Friday, June 28, 2013

My Views on the Evolution of Species

lifted from april93's blog
Mankind has been observing changes in various species our entire existence. In fact, mankind has caused much change both directly and indirectly. We have observed evolution in action.

Directly, we have caused the evolution of domestic animals. We selectively breed various animals to enhance their desirable traits, while minimizing less desirable traits. However, a dog is still a dog, whether it is a chihuahua or a rottweiler; and genetically speaking, they can still interbreed (although it might not be practical or likely).

Then there are spontaneous adaptive changes in response to changes in the environment. I call it Evolution by Cataclysm. Salt and pepper moths changing from being mostly light in color, to mostly dark in color with in a few generations is a famous example. They blend in with of trees to hide from birds and predators. Soot from factories during the Industrial Revolution darkened the tree bark, thus favoring the darker of their species. Unfortunately, this is a poor example of evolution, given that it was relatively sudden and in the face of near extinction, and most species die out instead of adapt to sudden environmental change. What's more, they are still salt and pepper moths, with no genetic change that would prevent darker moths from breeding with lighter moths.

Then of course is the classic view of creatures that started out the same, but split and migrated and became separated by vast distances, slowly adapting to separate environments and evolving over millions of years until they became so genetically distinct that they could no longer interbreed and became distinct species. This is what was taught to me as the Theory of Evolution (I had a habit of calling out my school teachers when they made the mistake of listing classic long term evolutionary theory as factual on tests, a habit that got me both punishment and commendation) As a theory it is not unscientific, in fact it's quite as an good alternative explanation if you want secondary opinions on the origin of species, besides Intelligent Design. The only problem I see is that, given the Earth's theoretically relative youth, it seems a statistical unlikelihood that such a large diversity of contemporary creatures had time to evolve.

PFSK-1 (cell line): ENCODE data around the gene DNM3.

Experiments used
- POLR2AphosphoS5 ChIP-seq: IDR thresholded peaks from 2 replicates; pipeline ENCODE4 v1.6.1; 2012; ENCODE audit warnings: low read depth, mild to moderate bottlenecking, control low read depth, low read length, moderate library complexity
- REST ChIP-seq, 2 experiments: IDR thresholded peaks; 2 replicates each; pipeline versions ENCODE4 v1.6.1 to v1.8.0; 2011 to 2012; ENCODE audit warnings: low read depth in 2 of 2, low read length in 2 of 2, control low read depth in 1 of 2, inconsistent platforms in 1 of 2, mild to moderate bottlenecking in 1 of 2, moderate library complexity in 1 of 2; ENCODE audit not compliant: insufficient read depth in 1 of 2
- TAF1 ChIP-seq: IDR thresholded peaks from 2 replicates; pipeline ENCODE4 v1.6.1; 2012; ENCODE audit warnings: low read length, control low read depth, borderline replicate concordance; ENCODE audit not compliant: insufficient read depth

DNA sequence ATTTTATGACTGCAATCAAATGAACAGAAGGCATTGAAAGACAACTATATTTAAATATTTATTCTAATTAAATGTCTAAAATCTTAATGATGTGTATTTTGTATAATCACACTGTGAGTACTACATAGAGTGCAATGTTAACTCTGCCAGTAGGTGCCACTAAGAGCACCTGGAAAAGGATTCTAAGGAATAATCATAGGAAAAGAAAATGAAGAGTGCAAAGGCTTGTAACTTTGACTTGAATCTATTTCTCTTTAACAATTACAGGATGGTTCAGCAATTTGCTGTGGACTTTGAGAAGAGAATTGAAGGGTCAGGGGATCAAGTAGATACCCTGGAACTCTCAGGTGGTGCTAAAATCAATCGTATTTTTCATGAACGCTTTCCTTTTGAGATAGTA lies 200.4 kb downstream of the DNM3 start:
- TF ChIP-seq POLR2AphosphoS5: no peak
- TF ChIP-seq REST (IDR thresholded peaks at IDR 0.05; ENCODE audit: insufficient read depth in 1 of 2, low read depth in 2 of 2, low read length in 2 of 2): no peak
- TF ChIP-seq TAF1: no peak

I adhere to a Christian viewpoint of intelligent design, although I'm frequently first in line to question whether a day to God is literally our 24 hours. I also like to point out that while God spoke it and it was done, the scriptures are unclear as to the exact scientific or technological process. A belief in God does not necessitate a suspension of reason or science.

In a free society, we have the right to respectfully debate all ideas, whether they are Atheistic, scientific, Christian, well reasoned, crazy, or just stupid. The above is just my opinions based on what limited knowledge I have on the subject. Debate it if it pleases you. I know it pleases me and helps me learn something new.

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